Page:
A brilliant mind of the 20th century Modernist movement, T.S. Eliot amassed an extensive repertoire as an essayist, poet, publisher, playwright, and literary and social critic. He provided major contributions to the English literary canon—from influencing the school of New Criticism to channeling his creative energies into playwriting. A longtime critic and admirer of Elizabethan and Jacobean verse drama, his plays often consisted of allusions to Thomas Middleton, Thomas Kyd, and William Shakespeare.
While Eliot enjoyed relative success in other sectors of literature, none compare to his feats in poetry. Carefully crafted, Eliot produced a relatively small number of poems. But the rich quality of his works make up for the short quantity, as he created powerful, moving images filled with worldly references. Eliot traded in excessive Victorian structure for compact, lyrical poems that reimagined diction, meter, and themes. It is Eliot’s meticulous attention to fragmentation and broken structures that make him one of the 20th Century’s greatest poets.
Though he was American-born, Eliot became a British subject at the age of 39 and renounced his American passport. In various interviews, he maintained that both his nationality and naturalization influenced his writing. Awarded the Nobel Prize in Literature in 1948, Eliot will forever be remembered as one of the most influential poets of modern times.
Inventions of the March Hare is a collection of Eliot’s previously unpublished early works, including drafts of now-famous poems like “The Love Song of J. Alfred Prufrock,”and provides an unedited look at the critically-acclaimed writer. Many of Eliot’s poetry flowed as stream of consciousness; and finally, we ourselves can dive into the inner workings of Eliot’s own mind. Inventions of the March Hare voices youthful curiosity and minute observations on American society in Eliot’s unique timbre.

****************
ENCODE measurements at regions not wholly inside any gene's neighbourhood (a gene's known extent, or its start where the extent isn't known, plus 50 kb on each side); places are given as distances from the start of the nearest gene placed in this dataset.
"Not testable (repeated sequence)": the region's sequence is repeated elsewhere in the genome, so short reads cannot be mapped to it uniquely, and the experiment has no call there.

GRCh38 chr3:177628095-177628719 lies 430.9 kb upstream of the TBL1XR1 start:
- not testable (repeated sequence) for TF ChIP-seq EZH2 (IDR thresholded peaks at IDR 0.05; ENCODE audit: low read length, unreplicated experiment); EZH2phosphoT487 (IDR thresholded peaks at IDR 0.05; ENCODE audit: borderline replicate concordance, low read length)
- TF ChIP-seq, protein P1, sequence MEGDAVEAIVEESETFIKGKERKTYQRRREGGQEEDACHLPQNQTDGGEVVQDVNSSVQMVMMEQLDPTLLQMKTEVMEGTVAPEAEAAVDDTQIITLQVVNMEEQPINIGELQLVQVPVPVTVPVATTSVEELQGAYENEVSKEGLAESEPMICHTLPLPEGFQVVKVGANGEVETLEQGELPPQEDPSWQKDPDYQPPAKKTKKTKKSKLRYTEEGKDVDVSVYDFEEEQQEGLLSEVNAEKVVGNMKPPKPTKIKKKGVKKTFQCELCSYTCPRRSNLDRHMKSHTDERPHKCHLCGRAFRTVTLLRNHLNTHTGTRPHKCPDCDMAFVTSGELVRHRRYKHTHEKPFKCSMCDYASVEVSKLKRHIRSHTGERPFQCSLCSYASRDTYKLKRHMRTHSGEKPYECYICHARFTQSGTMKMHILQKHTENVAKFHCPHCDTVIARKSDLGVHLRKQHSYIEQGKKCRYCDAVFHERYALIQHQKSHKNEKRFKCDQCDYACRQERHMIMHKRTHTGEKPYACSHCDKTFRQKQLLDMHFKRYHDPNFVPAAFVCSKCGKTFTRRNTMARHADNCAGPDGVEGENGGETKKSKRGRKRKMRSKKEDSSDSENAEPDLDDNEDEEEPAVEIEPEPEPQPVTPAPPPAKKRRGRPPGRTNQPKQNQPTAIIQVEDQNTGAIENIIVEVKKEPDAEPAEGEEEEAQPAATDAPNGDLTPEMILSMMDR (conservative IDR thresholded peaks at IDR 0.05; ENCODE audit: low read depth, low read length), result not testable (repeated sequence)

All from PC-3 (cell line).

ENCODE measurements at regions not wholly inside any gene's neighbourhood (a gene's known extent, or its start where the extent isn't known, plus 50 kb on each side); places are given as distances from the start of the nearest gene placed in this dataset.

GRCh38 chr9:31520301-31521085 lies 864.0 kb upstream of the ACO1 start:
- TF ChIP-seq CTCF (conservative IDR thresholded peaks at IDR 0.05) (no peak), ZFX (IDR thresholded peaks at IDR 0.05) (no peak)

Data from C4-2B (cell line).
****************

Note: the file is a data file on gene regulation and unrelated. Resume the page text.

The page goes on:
Read on for an excerpt from Inventions of the March Hare, and then download the book.
“The Love Song of J. Alfred Prufrock”
(Prufrock among the Women)
“Sovegna vos al temps de mon dolor”—
Poi s’ascose nel foco che gli affina.”
“. . . Let us go then, you and I
When the evening is spread out against the sky
Like a patient etherized upon a table
Let us go, through certain half-deserted streets
The muttering retreats 
Of restless nights in one night cheap hotels
And sawdust restaurants with oyster shells:
Streets that join like a tedious argument
Of insidious intent
To lead you to an overwhelming question . . . 
Oh do not ask “what is it?”
Let us go and make our visit.
In the room the women come and go
Talking of Michelangelo.
The yellow fog that rubs its back upon the window panes 
The yellow smoke that rubs its muzzle on the window panes
Licked its tongue into the corners of the evening
Lingered upon the pools that stand in drains
Let fall upon its back the soot that falls from chimneys;
Slipped by the terrace, made a sudden leap, 
And seeing that it was a soft October night
Curled once about the house, and fell asleep.
And indeed there will be time
For the yellow smoke that slides along the street
Rubbing its back upon the window panes; 
There will be time, there will be time
To prepare a face to meet the faces that you meet;